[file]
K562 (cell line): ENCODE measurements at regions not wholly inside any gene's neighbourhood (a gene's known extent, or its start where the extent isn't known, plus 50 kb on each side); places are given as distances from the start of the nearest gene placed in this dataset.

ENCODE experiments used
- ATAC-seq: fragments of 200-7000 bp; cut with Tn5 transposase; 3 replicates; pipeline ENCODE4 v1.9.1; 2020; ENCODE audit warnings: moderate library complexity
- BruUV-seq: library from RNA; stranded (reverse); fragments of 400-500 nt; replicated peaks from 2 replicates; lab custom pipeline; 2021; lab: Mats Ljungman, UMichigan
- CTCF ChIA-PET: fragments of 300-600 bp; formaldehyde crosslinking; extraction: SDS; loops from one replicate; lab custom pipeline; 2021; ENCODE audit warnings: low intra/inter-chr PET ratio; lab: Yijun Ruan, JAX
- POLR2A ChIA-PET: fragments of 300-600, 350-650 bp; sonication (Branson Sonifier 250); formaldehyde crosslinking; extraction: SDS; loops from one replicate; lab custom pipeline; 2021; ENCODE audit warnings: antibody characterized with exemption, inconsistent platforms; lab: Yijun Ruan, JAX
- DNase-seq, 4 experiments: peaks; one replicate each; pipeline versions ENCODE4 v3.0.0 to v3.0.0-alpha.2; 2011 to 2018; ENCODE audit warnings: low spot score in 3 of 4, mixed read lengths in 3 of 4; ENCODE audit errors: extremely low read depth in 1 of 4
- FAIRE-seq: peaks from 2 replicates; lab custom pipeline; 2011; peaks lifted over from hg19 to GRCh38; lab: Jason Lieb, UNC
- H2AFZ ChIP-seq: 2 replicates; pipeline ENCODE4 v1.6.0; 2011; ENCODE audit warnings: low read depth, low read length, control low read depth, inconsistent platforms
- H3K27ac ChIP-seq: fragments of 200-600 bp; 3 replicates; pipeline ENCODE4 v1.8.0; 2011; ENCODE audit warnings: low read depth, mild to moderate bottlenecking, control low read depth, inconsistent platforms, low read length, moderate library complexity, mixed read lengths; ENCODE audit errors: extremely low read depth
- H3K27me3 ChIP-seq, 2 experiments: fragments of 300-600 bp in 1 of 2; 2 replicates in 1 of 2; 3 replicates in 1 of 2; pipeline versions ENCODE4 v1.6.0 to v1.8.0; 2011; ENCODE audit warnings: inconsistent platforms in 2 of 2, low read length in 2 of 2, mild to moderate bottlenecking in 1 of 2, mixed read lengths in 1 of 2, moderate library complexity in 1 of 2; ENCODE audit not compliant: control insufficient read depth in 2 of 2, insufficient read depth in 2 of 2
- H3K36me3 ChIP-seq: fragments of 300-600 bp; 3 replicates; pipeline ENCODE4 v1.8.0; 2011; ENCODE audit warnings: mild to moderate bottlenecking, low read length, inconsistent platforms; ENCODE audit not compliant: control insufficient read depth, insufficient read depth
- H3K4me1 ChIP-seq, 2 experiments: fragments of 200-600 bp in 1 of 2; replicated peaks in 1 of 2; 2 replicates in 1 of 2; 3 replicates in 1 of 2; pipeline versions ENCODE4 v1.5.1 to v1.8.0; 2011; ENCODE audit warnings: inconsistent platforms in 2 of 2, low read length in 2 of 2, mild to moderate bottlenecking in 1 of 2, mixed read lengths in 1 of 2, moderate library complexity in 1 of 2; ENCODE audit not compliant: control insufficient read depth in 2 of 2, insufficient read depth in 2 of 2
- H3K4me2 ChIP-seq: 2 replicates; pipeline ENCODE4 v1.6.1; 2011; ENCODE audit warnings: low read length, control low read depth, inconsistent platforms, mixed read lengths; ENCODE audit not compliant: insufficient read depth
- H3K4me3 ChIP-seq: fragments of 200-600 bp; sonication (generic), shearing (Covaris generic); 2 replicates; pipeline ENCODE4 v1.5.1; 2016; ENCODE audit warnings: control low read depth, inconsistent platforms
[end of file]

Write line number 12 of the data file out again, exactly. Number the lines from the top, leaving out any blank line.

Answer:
- H3K36me3 ChIP-seq: fragments of 300-600 bp; 3 replicates; pipeline ENCODE4 v1.8.0; 2011; ENCODE audit warnings: mild to moderate bottlenecking, low read length, inconsistent platforms; ENCODE audit not compliant: control insufficient read depth, insufficient read depth